• Founder – Kanada Kashyapa
  • Source – Vaisesika Sutra
  • In its early stages, the Vaiśeṣika was an independent philosophy with its own metaphysics, epistemology, logic, ethics, and soteriology.
  • Over time, the Vaiśeṣika system became similar in its philosophical procedures, ethical conclusions and soteriology to the Nyāya school of Hinduism, but retained its difference in epistemology and metaphysics.
  • The epistemology of Vaiśeṣika school of Hinduism, like Buddhism, accepted only two reliable means to knowledge:
    • Perception, and
    • Inference
  • Vaisheshika school is known for its insights in naturalism. It is a form of atomism in natural philosophy.
  • It postulated that all objects in the physical universe are reducible to paramāṇu (atoms), and one’s experiences are derived from the interplay of substance (a function of atoms, their number and their spatial arrangements), quality, activity, commonness, particularity and inherence.
  • Everything was composed of atoms, qualities emerged from aggregates of atoms, but the aggregation and nature of these atoms was predetermined by cosmic forces.
  • Ajivika metaphysics included a theory of atoms which was later adapted in Vaiśeṣika school.
  • According to Vaiśeṣika school, knowledge and liberation were achievable by a complete understanding of the world of experience.
  • Vaisheshika espouses a form of atomism, that the reality is composed of five substances (examples are earth, water, air, fire, and space).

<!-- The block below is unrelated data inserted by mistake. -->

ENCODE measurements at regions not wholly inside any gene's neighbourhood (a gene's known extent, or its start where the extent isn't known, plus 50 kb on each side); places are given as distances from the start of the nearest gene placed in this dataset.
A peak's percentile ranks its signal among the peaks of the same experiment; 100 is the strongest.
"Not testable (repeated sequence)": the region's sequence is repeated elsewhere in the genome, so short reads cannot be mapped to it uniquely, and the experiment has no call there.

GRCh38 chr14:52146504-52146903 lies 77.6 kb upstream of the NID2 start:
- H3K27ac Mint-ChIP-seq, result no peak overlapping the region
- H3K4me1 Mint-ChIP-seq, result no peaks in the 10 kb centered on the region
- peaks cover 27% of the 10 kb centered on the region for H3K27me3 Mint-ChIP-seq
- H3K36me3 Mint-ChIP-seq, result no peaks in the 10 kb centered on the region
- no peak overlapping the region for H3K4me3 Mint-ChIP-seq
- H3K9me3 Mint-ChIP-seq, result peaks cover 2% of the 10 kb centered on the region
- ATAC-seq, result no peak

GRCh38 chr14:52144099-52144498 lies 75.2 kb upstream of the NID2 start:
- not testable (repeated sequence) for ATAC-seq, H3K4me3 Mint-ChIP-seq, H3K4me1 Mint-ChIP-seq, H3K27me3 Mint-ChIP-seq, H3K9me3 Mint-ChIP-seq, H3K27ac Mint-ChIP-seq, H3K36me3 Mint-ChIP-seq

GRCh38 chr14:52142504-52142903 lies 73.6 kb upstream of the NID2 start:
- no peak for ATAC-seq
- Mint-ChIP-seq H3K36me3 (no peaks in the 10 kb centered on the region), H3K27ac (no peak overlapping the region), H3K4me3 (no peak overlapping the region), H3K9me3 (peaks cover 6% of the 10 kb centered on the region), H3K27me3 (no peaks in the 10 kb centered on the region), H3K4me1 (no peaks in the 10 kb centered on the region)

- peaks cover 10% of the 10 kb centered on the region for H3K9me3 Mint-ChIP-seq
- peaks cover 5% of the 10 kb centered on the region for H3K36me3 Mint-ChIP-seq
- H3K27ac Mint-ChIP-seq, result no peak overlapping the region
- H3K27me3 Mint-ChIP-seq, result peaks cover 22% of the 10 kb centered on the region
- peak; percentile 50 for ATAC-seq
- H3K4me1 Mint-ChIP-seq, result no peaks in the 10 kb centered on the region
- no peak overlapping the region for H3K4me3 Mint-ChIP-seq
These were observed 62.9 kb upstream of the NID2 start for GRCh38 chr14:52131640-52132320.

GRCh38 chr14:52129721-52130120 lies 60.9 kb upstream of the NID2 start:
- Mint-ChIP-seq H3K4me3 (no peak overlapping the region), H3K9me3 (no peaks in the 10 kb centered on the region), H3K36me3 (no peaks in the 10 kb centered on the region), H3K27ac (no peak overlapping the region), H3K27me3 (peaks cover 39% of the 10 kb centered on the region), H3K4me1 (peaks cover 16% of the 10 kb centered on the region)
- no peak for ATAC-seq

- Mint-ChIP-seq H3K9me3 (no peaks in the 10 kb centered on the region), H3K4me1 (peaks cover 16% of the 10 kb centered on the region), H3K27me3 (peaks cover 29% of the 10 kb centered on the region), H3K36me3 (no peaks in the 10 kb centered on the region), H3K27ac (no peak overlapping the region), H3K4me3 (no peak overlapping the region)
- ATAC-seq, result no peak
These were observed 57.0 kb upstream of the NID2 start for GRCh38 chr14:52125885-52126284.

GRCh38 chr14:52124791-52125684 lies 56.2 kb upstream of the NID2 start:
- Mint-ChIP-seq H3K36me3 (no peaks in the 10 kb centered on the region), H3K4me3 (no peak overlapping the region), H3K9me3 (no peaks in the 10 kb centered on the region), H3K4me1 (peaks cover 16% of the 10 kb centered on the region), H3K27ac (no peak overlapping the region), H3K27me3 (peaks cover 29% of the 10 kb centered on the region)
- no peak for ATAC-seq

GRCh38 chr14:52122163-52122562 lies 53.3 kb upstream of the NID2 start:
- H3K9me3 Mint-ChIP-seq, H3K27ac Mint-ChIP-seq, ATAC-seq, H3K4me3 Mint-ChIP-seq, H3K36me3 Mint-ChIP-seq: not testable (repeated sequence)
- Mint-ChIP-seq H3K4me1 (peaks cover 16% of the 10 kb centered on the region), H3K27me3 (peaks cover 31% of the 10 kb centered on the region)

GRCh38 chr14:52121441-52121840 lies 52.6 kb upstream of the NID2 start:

• Each of these five are of two types, paramāṇu and composite.
    • A paramāṇu is that which is indestructible, indivisible, and has a special kind of dimension, called “small” (aṇu).
      • Parama means “most distant, remotest, extreme, last” and aṇu means “atom, very small particle”, hence paramāṇu is essentially “the most distant or last small (i.e. smallest) particle”.
    • A composite is that which is divisible into paramāṇu.
  • According to Vaishesika School, All things that exist, that can be recongnized are named as padarthas – and these can be categorised in to 6 categories –
    • Dravya (substance)
    • Guna (Quality)
    • Karma (Activity)
    • Samanya (Generality)
    • Visesa (Particularity)
    • Samavaya (inherence)
  • The first three categories are defined as artha (which can perceived) and they have real objective existence.
  • The last three categories are defined as budhyapekṣam (product of intellectual discrimination) and they are logical categories.
  • Later Vaiśeṣikas added one more category abhava (non-existence)
Views on God
  • Even though they advocate for scientific thought, they believe in god and see him as the driving principle.
    • Inactive and motionless in themselves, the atoms are put into motion by God’s will, through the unseen forces of moral merit and demerit.
  • All physical things are a combination of the atoms of earth, water, fire, and air.
  • God determines the merits and demerits of our conduct, and man is sent to either heaven or hell as a result.
  • They also believe that the principles of karma govern this Universe, implying that everything is determined by human deeds.
  • They believed in redemption as well, but it was in tandem with the cyclic process of the Universe’s creation and destruction, which was determined by God’s intentions.

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